Mothers of adolescents and adults with fragile X syndrome (FXS) are faced with high levels of parenting stress. The extent to which mothers are negatively impacted by this stress, however, may be influenced by their own genetic status. The present study uses a diathesis-stress model to examine the ways in which a genetic vulnerability in mothers with the premutation of the FMR1 gene interacts with child-related environmental stress to predict their morning cortisol levels. Seventy-six mothers of an adolescent or adult with FXS participated in an 8-day telephone diary study in which they reported on the behavior problems of their son or daughter with FXS each day. We analyzed salivary cortisol collected from mothers at awakening and 30 minutes after awakening on 4 of these days. The results indicated that mothers with greater genetic vulnerability had a lower level of cortisol on mornings following days when their son or daughter with FXS manifested more episodes of behavior problems, whereas mothers with less genetic risk evinced the opposite pattern of higher morning cortisol in response to their child's behavior problems. This finding contributes to our understanding of gene-by-environment interactions and highlights the importance of interventions to alleviate parenting stress in mothers raising children with FXS.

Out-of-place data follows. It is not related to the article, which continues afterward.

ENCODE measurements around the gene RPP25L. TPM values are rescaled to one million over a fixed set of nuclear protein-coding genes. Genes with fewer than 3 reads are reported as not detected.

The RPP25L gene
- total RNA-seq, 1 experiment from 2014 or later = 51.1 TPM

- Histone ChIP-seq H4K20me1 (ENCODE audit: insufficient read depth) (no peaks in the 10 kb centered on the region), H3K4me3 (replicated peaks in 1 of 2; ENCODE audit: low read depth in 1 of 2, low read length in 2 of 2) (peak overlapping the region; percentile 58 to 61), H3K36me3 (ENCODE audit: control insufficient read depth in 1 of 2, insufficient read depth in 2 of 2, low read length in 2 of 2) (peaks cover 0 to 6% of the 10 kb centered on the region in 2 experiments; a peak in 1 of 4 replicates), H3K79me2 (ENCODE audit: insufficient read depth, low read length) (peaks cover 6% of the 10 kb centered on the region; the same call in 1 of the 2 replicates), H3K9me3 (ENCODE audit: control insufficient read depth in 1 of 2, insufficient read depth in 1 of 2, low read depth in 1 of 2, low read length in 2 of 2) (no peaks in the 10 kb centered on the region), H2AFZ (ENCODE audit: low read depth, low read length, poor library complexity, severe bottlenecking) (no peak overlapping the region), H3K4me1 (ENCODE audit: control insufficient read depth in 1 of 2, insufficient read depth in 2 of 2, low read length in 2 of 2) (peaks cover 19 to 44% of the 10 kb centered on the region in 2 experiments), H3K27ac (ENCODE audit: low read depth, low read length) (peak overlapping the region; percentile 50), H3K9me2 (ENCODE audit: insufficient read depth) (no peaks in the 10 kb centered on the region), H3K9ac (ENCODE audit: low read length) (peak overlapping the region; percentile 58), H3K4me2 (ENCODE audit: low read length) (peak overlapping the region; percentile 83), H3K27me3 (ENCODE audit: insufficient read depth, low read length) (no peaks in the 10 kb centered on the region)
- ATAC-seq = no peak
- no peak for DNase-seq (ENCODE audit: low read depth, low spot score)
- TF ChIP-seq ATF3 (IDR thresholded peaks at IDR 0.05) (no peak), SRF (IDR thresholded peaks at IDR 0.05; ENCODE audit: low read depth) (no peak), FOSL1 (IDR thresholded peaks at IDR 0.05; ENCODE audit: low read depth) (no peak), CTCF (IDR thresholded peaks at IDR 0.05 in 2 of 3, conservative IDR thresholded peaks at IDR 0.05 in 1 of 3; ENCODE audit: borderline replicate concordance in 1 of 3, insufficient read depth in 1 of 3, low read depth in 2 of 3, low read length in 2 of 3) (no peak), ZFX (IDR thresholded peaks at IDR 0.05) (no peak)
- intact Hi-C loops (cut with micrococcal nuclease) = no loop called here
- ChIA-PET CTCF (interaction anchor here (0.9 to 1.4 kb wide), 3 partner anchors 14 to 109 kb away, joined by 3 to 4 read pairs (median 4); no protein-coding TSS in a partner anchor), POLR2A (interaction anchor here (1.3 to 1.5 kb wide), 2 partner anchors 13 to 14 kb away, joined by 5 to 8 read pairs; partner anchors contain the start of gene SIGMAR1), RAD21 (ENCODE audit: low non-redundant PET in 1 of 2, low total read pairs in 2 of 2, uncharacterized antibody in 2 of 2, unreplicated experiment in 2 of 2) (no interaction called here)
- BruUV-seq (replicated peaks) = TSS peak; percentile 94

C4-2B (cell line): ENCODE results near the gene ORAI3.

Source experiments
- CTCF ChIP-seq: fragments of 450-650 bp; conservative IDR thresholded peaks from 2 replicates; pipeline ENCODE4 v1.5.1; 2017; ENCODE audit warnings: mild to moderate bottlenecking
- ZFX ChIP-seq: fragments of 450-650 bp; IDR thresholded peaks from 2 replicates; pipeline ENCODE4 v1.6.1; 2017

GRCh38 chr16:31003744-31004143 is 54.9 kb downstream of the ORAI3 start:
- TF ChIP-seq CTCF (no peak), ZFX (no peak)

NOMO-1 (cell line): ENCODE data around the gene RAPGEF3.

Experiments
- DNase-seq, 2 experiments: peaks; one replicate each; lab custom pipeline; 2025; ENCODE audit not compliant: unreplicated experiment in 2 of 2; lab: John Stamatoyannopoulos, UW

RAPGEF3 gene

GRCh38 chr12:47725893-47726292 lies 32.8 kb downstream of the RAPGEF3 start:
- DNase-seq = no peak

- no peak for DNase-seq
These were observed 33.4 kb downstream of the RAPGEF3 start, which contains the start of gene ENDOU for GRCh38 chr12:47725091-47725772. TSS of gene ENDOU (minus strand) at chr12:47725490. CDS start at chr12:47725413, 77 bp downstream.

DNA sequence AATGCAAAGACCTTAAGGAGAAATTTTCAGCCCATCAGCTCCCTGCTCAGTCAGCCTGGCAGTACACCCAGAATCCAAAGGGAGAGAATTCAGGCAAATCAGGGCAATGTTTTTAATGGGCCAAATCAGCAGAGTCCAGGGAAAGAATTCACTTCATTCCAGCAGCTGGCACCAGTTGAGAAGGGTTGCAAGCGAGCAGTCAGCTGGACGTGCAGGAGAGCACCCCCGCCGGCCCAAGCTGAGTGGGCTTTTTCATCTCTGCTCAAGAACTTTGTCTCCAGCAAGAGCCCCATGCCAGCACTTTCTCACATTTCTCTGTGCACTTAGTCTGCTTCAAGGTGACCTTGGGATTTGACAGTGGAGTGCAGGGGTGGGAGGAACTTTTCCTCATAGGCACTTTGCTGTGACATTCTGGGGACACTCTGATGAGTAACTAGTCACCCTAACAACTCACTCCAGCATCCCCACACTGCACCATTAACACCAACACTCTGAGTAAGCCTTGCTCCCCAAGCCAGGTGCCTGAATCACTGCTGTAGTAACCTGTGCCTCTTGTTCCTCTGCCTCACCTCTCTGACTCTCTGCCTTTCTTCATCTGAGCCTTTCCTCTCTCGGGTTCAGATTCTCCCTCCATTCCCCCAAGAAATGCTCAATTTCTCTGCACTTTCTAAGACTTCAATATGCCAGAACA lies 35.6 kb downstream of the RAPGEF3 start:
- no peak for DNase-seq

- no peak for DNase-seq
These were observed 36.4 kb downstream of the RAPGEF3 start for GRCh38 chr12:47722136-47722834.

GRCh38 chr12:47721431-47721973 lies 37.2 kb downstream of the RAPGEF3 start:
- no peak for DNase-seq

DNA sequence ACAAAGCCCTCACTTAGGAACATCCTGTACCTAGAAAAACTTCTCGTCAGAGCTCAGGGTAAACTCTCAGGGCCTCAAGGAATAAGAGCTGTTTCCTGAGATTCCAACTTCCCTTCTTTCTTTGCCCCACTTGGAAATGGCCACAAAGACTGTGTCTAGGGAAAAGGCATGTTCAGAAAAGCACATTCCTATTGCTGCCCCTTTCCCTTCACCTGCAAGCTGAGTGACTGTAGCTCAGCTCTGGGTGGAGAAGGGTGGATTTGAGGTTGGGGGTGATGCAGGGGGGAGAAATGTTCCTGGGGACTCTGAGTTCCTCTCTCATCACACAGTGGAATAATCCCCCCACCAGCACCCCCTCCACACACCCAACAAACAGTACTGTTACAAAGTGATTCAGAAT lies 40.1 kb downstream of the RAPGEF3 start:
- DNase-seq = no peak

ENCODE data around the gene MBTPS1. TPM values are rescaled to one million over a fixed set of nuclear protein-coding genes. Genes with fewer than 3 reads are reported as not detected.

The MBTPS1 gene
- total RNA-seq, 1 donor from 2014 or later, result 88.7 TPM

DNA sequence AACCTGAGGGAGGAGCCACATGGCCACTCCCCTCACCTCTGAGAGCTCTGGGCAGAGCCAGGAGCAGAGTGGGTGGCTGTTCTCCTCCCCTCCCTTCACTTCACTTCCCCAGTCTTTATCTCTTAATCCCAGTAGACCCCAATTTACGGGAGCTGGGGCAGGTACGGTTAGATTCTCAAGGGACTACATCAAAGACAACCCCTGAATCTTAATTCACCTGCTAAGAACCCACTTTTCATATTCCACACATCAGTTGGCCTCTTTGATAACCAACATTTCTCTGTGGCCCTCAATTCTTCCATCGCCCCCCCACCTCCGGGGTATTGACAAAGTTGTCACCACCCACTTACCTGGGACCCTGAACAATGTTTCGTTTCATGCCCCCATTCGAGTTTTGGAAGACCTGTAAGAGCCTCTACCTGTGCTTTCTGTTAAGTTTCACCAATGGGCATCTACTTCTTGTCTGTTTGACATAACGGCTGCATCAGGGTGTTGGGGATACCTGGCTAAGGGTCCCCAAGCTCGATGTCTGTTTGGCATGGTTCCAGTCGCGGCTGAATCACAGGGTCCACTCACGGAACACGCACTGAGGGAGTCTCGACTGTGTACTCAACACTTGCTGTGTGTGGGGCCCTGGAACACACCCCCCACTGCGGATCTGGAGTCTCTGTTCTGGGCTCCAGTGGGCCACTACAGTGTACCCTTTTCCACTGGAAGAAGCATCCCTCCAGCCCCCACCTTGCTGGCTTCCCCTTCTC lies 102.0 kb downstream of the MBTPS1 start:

- Fragile X syndrome
- Parenting stress
ASJC Scopus subject areas
- Developmental and Educational Psychology